How Does Shooting Swimwear in Winter Actually Work? A Curve Model Spills the Tea
Fashion calendars plan far ahead. In Autumn/Winter, you shoot for the following Spring/Summer and the in Spring/Summer, you’re already thinking about the next seasons. It’s this way so that brands have their seasonal campaigns ready to go at the start of every season.
This means that all the summer-y-looking shoots that you’ve ever seen on a billboard were almost definitely shot during the cold months. As a curve model, I’ve experienced shooting swimwear, lingerie and summer fashion in the middle of winter, and I’m going to spill the tea on how it works.
What Goes Into Planning a Fashion Campaign?
Heaps of work goes into curating a campaign, so it can take months to plan and execute. There’s the initial coming up with the campaign concept, such as colour palette, theme, location, imagery and name. Then, there’s the casting process; finding the right models to fit into the brand’s vision, as well as the right photographer, stylist, hair and make-up.
When casting, brands also have team connectivity in mind. This just basically means that they really want to make sure that everyone works well together and gets along, so that not only will they produce the best outcome, but also bring good energy when they come together and work.
From my experience working on campaign shoots, they often go across multiple days. Campaigns are almost always shot on location, which means the entire team and models travel together to the location, stay together and eat meals together. While there are always new faces at every job you do as a model, having a team that works well together and brings positive and cohesive energy makes such a difference.
On a recent campaign shoot I did, that was on location on the coast of Newcastle, the photographer was really incredible. He and his lighting assistant worked super well together, which meant minimal stress in an environment that can be unpredictable, and he also exuded humble and warm energy.
It just made me feel so at ease and able to be free and creative with my movement. It’s incredible the amount of difference a photographer like this can make. I’ve had my fair share of moody photographers, and they truly make you feel unmotivated to work; or as though you’re the problem. This is just one example of why it’s so important to have a good team working together, especially on campaign shoots.
How Does Wearing Swimwear on Set in Winter Work?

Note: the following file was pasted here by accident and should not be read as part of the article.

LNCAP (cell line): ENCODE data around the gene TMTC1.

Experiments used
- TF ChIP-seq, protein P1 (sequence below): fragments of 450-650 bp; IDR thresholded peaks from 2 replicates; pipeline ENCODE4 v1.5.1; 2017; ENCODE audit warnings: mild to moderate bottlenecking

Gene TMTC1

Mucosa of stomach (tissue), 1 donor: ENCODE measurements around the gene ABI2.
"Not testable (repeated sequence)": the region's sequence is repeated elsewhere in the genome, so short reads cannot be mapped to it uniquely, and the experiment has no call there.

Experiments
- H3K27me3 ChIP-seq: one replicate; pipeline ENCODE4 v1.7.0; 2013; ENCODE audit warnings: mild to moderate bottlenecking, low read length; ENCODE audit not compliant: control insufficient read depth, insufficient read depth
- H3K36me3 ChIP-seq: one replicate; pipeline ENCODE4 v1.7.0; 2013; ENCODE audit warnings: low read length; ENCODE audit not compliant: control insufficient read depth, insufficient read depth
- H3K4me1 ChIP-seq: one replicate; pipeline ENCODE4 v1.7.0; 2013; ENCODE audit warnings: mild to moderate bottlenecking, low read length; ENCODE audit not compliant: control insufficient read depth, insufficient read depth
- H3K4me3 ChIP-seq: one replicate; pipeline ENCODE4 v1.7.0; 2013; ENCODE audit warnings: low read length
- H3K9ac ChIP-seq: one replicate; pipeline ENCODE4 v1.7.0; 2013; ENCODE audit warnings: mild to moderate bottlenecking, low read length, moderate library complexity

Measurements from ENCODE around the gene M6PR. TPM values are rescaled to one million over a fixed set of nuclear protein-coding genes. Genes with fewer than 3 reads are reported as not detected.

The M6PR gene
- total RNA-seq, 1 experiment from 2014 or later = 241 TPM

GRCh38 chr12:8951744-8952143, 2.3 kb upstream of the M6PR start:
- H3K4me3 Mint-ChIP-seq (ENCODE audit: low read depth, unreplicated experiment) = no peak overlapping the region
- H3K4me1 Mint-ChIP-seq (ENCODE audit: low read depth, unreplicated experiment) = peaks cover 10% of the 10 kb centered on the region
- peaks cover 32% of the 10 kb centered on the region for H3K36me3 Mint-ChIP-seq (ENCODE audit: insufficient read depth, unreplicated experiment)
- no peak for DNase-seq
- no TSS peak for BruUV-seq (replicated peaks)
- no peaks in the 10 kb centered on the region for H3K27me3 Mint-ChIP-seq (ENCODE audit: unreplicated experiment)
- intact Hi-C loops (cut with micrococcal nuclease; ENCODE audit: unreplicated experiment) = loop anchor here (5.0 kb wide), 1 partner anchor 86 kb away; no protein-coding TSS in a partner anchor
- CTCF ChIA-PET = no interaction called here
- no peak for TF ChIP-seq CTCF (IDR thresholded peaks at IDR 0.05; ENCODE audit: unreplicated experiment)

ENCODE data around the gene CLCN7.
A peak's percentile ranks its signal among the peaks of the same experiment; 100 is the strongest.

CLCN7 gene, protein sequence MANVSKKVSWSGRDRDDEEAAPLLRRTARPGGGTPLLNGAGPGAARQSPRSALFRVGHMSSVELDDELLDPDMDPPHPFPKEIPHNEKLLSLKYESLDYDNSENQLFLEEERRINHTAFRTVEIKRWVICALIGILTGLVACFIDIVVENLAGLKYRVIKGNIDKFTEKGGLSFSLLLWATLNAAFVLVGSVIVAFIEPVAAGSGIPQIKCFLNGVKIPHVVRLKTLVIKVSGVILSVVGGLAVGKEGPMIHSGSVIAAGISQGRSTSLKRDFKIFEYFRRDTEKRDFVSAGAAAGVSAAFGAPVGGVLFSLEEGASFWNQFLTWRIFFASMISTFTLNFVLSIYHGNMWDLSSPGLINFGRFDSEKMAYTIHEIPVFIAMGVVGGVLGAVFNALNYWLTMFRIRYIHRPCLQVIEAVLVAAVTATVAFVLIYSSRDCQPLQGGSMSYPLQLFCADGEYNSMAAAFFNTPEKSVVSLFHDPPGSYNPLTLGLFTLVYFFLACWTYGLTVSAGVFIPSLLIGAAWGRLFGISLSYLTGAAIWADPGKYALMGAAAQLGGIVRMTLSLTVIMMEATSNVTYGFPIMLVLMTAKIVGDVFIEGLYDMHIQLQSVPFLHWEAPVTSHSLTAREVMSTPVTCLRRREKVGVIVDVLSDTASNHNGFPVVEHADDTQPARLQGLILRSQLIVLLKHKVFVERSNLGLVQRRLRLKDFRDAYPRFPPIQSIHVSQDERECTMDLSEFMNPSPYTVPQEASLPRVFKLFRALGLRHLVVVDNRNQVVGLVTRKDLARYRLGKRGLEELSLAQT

As models, we’re constantly putting our bodies on the line for our work. Whether it’s climbing up a wall of rocks to perch for the perfect shot, conquering a fear of heights to stand on a cliff face, or dipping our bodies into freezing cold water in the middle of winter. It’s all part of the job.
Many swimwear brands shoot their main summer campaigns towards the end of winter, so that they’re ready for a summer release. This means that not only do us models have to wear bathers, but we have to go swimming in them! Swimwear campaigns are always outdoors, usually somewhere along the coast. Occasionally, they’re shot at a location with a swimming pool, which is obviously way better for us; as the water is heated.
Essentially, it goes like this: we’ll put on the bathers, then wrap ourselves up in layers of jumpers, puffers and robes and make our way the spot we’re shooting. The photographer will take some test shots of us — with our layers still on — so that they can get the light right. When they’re ready, we take our layers off, get into position and start taking shots. We aim to get “the shot” as quickly as possible, and then there’s someone there with our warm layers and a hot water bottle or wheat pack to keep us warm in between shots.
If the brand wants shots in the water — whether that be in a pool or the ocean — they usually wait until the end of the day to get those shots; as they don’t want to mess up our hair and makeup too early, but also because they’re the coldest shots of the day. They try to only get you in the water if they really need to, with maybe one or two looks, because once you’ve gone in, it’s quite hard to warm back up again.
On a good day, you’ll do you water shots and then head straight back to the hotel and have a hot shower. Sometimes, the hair stylist will bring a wireless hairdryer to dry your hair on the spot; which helps massively.
It’s really not a glamorous part of the job, TBH. It’s such a strange experience, to be so uncomfortably cold but to have to pretend as though you’re not; otherwise it will show in your facial expression. I’m still surprised when I look at the camera after we’ve taken the shot, to see that it looks like summer and I look warm — which is really the opposite of how I feel.
How Do Models Prepare for Swimwear Shoots in Winter?
Every model has a different process. For me, I make sure I bring my own hot water bottle or wheat bag — in case the team doesn’t have one. I also make sure to bring a big thermals with me, so that I can sip on a hot tea throughout the day.
I’m also pretty big on not pushing my body, if it feels wrong. I ask for breaks when I feel I need them and I’m vocal about how I’m feeling. I find that people are super considerate and caring if you’re honest with them, and everyone is always aware of the temperature and do their best to keep you warm.
At the end of the day, it’s all part of the job of being a model. You don’t have to take part in these kinds of shoots to be a model, and some models really can’t handle the cold. And that’s okay. It’s just all about doing what you’re comfortable with.
Now that I’ve spilt the tea, you won’t be able to unsee it: every model looking radiant and summery on a big billboard in a bikini; is freezing her tits off.